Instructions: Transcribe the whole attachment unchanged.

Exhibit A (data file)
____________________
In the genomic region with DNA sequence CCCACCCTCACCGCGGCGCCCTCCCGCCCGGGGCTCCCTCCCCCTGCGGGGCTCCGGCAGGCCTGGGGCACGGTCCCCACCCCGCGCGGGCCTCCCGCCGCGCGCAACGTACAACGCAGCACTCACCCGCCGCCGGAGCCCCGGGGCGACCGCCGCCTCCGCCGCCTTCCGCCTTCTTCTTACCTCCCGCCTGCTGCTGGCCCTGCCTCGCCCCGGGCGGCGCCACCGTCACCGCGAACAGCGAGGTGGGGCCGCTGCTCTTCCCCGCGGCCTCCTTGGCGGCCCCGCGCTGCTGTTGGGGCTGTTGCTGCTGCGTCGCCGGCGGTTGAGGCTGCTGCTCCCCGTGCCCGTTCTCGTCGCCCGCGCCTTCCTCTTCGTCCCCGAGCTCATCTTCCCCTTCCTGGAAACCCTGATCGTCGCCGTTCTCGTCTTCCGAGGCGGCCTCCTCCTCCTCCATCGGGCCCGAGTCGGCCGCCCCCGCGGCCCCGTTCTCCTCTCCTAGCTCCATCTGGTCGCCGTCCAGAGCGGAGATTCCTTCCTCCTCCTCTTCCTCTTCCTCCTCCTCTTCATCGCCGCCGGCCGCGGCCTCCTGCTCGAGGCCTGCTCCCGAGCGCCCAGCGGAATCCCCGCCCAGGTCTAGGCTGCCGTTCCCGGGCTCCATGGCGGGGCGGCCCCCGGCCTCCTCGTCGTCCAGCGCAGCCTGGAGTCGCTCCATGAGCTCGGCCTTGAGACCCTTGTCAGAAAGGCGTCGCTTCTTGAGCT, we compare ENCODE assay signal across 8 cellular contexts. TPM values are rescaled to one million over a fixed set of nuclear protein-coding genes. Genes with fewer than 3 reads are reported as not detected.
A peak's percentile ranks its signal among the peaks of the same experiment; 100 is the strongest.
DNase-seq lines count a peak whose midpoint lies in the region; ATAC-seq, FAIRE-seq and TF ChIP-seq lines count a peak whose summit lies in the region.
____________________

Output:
In the genomic region with DNA sequence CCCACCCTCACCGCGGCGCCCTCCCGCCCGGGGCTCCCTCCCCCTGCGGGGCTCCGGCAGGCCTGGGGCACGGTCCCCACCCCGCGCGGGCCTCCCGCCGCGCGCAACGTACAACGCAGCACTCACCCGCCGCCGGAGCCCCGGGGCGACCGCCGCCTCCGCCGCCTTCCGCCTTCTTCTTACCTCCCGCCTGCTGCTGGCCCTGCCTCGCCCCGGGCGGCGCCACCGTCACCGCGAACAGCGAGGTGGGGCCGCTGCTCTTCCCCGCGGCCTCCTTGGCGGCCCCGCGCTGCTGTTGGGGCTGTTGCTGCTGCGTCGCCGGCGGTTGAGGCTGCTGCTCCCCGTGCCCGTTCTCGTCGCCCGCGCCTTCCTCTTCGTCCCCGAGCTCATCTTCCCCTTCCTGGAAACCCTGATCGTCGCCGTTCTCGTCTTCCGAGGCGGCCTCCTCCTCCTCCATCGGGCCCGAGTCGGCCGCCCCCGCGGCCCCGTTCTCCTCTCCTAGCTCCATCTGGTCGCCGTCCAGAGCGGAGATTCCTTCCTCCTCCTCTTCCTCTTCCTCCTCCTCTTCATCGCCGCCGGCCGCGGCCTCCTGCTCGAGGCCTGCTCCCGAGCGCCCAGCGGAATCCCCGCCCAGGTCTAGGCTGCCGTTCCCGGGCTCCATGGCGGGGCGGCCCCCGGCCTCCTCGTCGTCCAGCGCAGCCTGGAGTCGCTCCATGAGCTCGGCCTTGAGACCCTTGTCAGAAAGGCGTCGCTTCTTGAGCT, we compare ENCODE assay signal across 8 cellular contexts. TPM values are rescaled to one million over a fixed set of nuclear protein-coding genes. Genes with fewer than 3 reads are reported as not detected.
A peak's percentile ranks its signal among the peaks of the same experiment; 100 is the strongest.
DNase-seq lines count a peak whose midpoint lies in the region; ATAC-seq, FAIRE-seq and TF ChIP-seq lines count a peak whose summit lies in the region.